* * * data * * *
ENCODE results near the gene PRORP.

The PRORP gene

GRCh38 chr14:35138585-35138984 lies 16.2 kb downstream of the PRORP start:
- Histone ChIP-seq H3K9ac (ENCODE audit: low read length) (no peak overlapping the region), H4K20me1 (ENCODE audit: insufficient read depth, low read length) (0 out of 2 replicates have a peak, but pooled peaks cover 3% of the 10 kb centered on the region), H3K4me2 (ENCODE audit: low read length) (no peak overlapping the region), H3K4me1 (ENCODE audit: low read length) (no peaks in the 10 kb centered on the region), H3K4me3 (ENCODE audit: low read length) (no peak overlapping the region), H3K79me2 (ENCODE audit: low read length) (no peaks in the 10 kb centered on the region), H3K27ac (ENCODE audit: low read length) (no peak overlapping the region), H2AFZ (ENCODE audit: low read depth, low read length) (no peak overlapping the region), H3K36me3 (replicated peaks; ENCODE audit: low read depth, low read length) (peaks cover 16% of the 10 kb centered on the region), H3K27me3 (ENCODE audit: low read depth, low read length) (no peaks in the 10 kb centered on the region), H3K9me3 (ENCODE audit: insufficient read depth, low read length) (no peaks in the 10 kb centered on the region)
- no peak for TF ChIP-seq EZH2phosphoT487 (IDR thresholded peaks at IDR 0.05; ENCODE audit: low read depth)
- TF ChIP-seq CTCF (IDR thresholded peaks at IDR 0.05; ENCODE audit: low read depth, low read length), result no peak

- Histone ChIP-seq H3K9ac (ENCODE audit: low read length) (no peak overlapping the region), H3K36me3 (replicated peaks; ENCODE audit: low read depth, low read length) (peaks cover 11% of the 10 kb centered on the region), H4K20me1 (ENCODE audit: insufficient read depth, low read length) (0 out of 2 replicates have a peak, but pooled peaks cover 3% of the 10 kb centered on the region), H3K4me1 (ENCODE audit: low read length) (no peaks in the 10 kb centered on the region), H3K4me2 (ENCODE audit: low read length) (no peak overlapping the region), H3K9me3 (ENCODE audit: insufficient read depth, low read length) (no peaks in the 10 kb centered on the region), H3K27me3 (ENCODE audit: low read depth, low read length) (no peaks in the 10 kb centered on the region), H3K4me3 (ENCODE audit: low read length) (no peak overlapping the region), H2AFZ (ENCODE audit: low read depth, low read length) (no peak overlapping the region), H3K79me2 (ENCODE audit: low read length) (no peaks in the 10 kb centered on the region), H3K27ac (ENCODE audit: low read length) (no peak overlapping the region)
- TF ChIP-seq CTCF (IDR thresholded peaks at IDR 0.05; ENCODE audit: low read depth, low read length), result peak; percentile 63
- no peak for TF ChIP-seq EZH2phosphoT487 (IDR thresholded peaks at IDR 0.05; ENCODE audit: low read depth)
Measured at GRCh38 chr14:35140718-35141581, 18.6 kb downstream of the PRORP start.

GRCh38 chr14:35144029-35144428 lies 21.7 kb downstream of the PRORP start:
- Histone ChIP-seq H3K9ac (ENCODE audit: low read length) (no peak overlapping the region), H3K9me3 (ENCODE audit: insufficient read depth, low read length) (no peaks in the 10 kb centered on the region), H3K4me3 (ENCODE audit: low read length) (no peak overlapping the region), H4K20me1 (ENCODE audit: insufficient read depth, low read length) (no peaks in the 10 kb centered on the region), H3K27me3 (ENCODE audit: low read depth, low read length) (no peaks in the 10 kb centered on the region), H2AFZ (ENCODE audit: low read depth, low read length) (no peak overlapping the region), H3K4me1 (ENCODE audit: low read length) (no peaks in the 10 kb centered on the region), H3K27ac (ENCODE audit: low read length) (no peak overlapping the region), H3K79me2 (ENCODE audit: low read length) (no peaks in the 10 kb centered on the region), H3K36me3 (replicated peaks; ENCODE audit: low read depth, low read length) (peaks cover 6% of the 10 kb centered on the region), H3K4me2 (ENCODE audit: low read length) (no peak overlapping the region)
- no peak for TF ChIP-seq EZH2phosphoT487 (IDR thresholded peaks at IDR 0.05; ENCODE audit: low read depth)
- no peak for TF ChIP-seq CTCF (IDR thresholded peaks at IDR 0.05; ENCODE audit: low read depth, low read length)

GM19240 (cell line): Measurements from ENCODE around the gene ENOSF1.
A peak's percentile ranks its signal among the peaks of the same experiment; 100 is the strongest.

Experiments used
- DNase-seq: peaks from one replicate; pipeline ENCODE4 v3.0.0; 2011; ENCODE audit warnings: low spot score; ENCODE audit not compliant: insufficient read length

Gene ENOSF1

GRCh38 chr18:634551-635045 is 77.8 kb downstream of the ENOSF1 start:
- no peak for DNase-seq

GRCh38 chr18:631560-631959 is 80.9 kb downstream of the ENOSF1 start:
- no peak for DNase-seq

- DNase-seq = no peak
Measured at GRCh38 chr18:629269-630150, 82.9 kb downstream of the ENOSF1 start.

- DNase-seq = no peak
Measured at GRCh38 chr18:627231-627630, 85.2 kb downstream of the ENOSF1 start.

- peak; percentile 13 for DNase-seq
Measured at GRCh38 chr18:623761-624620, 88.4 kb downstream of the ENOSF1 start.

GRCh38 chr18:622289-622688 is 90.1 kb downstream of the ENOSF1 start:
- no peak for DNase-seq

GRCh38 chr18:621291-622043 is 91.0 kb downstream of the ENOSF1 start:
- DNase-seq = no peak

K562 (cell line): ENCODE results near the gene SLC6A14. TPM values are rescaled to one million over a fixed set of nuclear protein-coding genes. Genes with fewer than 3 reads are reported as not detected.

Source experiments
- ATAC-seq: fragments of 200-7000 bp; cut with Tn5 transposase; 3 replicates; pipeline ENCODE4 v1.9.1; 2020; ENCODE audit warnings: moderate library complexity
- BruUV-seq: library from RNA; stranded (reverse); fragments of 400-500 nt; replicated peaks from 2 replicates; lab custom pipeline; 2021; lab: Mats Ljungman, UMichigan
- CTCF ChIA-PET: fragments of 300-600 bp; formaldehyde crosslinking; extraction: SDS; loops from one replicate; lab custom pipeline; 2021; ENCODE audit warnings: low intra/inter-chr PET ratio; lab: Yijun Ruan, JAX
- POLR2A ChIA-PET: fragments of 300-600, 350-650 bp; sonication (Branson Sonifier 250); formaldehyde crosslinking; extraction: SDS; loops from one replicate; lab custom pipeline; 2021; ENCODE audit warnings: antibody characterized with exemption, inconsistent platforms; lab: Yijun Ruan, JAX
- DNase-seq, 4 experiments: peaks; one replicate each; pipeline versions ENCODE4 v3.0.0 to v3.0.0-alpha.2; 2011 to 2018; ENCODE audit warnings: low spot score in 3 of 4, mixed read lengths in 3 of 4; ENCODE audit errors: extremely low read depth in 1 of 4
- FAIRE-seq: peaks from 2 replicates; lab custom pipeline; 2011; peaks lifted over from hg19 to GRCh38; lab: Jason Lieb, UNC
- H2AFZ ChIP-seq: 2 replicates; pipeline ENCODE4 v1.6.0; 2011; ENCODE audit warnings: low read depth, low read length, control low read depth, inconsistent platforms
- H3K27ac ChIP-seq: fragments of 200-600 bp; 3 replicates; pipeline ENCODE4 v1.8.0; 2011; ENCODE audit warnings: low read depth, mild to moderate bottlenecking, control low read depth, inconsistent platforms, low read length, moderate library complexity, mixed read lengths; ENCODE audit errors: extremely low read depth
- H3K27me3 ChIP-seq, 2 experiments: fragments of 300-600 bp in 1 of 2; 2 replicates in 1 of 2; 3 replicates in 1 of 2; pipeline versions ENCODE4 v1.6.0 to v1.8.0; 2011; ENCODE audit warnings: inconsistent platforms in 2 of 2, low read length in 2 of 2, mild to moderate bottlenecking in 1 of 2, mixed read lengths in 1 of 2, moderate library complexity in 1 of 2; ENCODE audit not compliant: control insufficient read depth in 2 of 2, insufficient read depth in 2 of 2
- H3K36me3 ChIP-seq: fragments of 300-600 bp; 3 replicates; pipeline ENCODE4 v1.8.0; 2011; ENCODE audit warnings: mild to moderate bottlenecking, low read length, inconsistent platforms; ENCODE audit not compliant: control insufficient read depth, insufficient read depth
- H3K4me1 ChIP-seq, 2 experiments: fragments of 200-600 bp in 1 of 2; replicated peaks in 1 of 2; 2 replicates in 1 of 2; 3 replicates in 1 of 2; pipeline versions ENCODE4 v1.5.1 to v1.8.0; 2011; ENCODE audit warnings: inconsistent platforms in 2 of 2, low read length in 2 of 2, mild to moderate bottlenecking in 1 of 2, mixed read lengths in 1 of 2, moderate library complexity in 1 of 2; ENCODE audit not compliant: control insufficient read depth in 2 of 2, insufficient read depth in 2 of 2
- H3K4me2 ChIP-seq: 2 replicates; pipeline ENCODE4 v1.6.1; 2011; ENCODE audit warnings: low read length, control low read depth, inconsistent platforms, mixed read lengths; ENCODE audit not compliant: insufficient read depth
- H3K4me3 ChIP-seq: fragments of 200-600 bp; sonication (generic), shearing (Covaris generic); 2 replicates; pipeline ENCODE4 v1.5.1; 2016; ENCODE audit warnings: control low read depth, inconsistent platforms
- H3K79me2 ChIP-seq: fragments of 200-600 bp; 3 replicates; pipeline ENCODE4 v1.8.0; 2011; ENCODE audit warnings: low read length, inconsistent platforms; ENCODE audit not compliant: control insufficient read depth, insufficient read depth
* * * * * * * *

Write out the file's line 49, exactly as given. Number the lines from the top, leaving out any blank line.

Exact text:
- H3K79me2 ChIP-seq: fragments of 200-600 bp; 3 replicates; pipeline ENCODE4 v1.8.0; 2011; ENCODE audit warnings: low read length, inconsistent platforms; ENCODE audit not compliant: control insufficient read depth, insufficient read depth